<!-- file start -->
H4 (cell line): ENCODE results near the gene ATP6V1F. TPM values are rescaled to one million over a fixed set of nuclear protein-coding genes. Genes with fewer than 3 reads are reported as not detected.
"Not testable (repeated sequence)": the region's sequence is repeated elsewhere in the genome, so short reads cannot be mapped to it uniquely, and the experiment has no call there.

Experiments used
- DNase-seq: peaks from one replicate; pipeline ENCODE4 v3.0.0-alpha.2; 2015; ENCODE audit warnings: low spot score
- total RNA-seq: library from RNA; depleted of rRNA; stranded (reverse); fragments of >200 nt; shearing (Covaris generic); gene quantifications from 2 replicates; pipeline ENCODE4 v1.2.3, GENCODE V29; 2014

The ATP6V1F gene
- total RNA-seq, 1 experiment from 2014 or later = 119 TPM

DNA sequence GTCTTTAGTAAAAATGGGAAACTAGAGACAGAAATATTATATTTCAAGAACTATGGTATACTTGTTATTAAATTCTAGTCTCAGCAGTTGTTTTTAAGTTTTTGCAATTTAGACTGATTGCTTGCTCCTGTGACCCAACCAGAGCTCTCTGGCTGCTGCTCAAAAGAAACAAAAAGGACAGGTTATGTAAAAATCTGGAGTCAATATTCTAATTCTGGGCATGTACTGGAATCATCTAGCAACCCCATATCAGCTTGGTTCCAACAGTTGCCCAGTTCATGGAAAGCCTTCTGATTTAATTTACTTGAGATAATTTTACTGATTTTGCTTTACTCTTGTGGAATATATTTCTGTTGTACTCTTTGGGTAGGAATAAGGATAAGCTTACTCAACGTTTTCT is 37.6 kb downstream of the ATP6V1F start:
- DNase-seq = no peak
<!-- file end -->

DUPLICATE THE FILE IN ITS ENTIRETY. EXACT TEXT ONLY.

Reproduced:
H4 (cell line): ENCODE results near the gene ATP6V1F. TPM values are rescaled to one million over a fixed set of nuclear protein-coding genes. Genes with fewer than 3 reads are reported as not detected.
"Not testable (repeated sequence)": the region's sequence is repeated elsewhere in the genome, so short reads cannot be mapped to it uniquely, and the experiment has no call there.

Experiments used
- DNase-seq: peaks from one replicate; pipeline ENCODE4 v3.0.0-alpha.2; 2015; ENCODE audit warnings: low spot score
- total RNA-seq: library from RNA; depleted of rRNA; stranded (reverse); fragments of >200 nt; shearing (Covaris generic); gene quantifications from 2 replicates; pipeline ENCODE4 v1.2.3, GENCODE V29; 2014

The ATP6V1F gene
- total RNA-seq, 1 experiment from 2014 or later = 119 TPM

DNA sequence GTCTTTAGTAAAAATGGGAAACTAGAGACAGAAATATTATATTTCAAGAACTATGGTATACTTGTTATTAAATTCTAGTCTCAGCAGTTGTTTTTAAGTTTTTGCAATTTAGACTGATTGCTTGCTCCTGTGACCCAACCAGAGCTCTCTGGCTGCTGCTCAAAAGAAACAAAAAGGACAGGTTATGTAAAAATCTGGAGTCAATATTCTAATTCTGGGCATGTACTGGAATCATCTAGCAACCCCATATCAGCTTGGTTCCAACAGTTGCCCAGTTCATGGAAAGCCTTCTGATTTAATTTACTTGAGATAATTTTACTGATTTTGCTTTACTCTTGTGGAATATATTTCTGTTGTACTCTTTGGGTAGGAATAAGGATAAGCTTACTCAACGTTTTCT is 37.6 kb downstream of the ATP6V1F start:
- DNase-seq = no peak